Ed and his family on a walk for the Race to Kabala

“It’s not how you start, it’s how you finish.” 

For Ed Temple, this maxim sums up his life in a nutshell. Look him up and you’ll realize very quickly that he’s a star volunteer and business guru who invests in the lives around him. An executive leadership coach active in Calgary’s corporate community, one of Temple’s volunteer roles includes serving as CAUSE Canada’s board chair. What may come as a surprise to those who know him, then, is that his high school teachers wouldn’t have suggested higher education for him at all.  

“They would have said, ‘You’re strong, do something with your hands, or go into sports.’ I didn’t start off as a gifted learner,” Temple admits. “It was more later in my life, in my graduate studies that I appreciated all I had to learn and what a gift it was to be able to go to school and continue my studies.” The move into graduate studies was a practical move, something he thought necessary only to advance his career.   

Yet it was in graduate school that he found some of his greatest teachers. Aside from knowledge gained through his studies, Temple witnessed firsthand the personal sacrifice his professors made in their lives to dedicate themselves to education. “I appreciated the investment they made in me, of course, but how they lived had the biggest impact on my own life.”  

Education is also near and dear to the heart of the Temple family. “One of my girls is very passionate about human rights and being a lawyer someday. [The work at CAUSE] is something I’d like her to get involved in, up close and personal. And my wife benefited from being sponsored to come to Canada. She’s seen firsthand the opportunities that she’s had from her education, compared to if she had grown up without an education in Vietnam. She would be susceptible to a lot more hardships, and more than likely be forced to choose between two outcomes, both undesirable.”  

Indeed, the lives of women without access to education are largely limited and predictable. The United Nations reports that women without education are more likely to marry early, have more children at an earlier age, and are at higher risk for poverty, hunger, and death. With education, however, a woman will earn more, be more likely to have a say in family planning and household decisions, and improve the lives of her family. Microfinancing accompanied by business education, for example, can help a woman towards increased autonomy, decreased violence, and greater reproductive control.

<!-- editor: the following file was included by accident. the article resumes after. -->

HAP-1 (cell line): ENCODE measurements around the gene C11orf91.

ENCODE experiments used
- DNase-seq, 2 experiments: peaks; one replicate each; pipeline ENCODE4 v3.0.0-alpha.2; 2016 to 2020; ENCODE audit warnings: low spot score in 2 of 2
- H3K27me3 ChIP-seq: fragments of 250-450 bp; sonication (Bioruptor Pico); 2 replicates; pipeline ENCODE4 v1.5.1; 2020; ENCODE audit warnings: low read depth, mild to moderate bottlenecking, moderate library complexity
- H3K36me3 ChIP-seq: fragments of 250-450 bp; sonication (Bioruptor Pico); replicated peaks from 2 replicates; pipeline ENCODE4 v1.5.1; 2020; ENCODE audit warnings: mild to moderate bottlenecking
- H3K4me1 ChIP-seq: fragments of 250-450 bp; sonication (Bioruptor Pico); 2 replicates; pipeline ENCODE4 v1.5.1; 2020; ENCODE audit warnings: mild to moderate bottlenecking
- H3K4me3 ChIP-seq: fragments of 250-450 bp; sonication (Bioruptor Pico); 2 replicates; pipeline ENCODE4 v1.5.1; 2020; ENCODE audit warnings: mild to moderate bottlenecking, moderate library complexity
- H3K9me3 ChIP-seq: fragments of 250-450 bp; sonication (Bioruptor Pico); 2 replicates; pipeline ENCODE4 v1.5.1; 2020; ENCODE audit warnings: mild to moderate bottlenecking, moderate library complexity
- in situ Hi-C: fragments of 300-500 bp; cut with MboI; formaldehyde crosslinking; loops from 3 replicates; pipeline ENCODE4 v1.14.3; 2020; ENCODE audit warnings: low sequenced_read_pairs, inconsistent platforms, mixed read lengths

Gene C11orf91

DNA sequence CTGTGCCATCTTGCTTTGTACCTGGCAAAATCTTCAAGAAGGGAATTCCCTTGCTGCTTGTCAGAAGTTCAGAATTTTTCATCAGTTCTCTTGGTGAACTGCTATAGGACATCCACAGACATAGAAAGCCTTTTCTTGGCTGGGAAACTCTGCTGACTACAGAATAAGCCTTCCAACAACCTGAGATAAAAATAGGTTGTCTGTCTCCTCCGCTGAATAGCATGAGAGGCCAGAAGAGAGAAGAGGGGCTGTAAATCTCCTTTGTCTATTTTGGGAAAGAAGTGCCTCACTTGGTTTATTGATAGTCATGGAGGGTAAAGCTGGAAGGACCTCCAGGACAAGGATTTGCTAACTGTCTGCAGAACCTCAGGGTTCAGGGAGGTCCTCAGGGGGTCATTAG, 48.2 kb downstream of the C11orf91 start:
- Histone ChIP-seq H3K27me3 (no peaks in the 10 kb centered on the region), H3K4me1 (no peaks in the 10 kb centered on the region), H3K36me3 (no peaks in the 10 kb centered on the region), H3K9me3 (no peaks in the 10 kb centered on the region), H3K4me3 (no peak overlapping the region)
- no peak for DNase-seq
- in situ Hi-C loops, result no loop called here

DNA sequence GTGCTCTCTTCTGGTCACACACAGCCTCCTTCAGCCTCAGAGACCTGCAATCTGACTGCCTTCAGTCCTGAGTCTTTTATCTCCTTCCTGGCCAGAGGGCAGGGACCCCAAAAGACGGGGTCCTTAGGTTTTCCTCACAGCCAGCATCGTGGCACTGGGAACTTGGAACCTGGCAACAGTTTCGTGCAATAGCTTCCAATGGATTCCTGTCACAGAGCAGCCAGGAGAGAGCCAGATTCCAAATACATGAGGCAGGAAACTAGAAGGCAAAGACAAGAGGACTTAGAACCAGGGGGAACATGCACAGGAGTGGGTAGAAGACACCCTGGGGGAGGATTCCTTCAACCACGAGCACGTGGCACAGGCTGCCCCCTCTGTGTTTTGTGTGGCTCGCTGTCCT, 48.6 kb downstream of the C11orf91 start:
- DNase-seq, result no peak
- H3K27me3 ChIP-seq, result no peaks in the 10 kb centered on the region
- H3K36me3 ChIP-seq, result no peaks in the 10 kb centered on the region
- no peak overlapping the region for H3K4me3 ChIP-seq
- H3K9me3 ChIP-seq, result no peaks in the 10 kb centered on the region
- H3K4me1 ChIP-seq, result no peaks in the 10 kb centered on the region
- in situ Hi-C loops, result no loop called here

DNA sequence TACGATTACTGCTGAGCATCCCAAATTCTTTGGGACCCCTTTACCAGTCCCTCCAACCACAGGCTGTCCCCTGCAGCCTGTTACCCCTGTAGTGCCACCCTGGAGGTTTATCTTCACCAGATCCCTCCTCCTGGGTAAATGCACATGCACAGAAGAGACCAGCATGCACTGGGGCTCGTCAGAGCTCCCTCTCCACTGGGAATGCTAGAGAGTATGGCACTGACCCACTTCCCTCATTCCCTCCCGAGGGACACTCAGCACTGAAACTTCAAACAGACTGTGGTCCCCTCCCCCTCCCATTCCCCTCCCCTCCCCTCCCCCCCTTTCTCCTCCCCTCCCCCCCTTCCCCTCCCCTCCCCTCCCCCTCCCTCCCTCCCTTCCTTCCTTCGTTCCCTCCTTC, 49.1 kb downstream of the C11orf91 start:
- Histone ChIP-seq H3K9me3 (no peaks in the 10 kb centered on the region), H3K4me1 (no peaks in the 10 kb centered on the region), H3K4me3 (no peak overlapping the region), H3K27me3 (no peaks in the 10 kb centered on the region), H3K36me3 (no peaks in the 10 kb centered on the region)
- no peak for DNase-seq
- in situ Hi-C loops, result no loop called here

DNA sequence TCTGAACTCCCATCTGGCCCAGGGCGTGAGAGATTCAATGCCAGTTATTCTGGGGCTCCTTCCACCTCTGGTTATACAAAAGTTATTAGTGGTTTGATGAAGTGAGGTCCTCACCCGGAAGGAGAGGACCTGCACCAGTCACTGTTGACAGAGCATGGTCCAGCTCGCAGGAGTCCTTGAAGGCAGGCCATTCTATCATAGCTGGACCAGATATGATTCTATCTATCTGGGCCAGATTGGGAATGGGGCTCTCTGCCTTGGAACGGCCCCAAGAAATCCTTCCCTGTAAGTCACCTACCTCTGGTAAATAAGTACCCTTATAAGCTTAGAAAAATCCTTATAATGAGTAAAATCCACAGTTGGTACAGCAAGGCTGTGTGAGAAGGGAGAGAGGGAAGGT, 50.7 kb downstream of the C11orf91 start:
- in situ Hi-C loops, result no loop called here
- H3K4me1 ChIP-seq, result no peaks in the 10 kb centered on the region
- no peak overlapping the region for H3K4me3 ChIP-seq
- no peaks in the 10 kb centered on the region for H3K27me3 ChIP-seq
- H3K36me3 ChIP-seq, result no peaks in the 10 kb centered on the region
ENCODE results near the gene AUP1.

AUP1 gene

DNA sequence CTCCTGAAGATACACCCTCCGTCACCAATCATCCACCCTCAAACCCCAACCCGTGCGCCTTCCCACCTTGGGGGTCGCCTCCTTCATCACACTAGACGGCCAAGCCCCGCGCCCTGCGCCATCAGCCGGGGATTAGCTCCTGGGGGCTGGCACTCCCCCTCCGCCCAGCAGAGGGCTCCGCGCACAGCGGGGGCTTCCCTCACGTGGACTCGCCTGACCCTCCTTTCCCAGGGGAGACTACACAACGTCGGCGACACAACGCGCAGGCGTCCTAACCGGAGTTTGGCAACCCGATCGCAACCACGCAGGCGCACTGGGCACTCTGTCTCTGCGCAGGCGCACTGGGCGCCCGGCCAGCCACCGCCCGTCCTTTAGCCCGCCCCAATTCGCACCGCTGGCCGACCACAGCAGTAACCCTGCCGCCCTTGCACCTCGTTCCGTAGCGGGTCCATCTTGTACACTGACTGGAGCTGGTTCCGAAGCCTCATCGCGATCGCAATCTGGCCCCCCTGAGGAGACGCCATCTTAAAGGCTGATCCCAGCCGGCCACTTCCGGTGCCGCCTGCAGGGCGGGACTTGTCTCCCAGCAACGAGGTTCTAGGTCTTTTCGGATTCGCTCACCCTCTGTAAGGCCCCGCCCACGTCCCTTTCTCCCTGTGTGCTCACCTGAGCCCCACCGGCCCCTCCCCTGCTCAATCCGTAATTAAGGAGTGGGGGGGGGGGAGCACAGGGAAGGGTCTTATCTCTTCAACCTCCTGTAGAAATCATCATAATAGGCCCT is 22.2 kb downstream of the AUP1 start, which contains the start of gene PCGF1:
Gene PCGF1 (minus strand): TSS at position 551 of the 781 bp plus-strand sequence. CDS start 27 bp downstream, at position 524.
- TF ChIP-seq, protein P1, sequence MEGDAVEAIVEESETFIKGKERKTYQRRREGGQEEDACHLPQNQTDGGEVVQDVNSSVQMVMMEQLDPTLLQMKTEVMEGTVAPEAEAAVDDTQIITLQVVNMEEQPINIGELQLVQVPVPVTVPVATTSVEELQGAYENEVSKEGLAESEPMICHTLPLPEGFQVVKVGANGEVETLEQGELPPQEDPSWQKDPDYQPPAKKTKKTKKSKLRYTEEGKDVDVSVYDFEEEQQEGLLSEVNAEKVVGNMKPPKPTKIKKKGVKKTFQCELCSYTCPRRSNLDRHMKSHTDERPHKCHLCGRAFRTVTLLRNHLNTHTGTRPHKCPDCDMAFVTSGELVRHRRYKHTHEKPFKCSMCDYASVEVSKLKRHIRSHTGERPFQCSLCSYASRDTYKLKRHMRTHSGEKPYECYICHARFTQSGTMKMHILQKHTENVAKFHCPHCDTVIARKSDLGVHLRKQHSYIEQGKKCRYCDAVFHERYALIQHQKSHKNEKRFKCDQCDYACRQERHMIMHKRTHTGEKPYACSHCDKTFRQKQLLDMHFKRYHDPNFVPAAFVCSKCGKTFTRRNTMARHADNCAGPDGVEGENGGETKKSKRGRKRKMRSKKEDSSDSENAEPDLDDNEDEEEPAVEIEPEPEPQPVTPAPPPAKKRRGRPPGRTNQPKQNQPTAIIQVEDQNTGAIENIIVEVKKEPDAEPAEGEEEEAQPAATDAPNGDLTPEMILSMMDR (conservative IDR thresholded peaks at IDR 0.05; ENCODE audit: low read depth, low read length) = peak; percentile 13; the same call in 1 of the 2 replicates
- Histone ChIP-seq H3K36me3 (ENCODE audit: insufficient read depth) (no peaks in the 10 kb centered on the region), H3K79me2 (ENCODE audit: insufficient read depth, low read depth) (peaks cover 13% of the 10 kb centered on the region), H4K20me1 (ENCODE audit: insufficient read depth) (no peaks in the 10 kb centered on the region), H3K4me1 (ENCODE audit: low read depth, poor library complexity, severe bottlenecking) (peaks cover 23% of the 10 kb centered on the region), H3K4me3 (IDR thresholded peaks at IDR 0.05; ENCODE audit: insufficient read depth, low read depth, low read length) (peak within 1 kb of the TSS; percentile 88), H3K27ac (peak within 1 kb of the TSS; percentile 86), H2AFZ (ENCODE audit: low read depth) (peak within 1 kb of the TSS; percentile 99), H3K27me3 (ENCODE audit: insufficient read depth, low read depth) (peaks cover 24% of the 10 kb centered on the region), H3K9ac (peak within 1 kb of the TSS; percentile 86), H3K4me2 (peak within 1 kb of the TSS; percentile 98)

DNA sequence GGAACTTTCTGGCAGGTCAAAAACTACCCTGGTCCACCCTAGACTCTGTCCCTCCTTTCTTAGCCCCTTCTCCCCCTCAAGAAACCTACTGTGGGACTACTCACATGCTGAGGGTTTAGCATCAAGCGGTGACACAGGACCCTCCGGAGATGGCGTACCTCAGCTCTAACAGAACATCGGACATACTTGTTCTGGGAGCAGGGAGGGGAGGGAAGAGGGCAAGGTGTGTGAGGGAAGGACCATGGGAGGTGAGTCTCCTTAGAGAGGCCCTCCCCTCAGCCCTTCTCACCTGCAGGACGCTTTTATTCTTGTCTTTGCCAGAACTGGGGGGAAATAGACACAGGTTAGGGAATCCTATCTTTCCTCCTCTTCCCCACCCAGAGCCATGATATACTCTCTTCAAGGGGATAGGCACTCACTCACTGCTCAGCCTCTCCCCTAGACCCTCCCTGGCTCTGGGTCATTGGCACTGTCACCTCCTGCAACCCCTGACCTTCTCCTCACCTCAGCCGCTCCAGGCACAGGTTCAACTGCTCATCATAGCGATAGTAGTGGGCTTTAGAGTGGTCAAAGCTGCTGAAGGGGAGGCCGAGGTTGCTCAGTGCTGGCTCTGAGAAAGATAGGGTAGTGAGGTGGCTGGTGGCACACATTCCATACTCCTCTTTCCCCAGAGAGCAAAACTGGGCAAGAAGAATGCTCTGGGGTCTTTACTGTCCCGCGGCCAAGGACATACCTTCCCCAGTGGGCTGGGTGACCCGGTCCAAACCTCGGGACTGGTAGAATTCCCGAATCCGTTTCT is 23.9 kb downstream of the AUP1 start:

Microfinancing was also part of the path that led Temple to CAUSE Canada. Having finished overseeing a massive project between Rotary and Opportunity International, a microfinance organization, Temple was free at exactly the right time to accept an invitation to serve elsewhere. CAUSE Canada fit the bill, especially because of its international work. “I care for and appreciate [local charities] but I’ve chosen to put more of my focus into international work. It’s a bigger challenge to get Canadians caring about international work.”  

Armed with an understanding in the power of education, and in the importance of increasing opportunities, Temple knows he is called to serve. “When you receive the benefit of education, it’s important to turn around and say, ‘Where do we make that investment? What other girls need an investment that can give them more options?” At CAUSE Canada, we’re grateful for Ed Temple and the reasons he races on towards education. What will you do with your knowledge?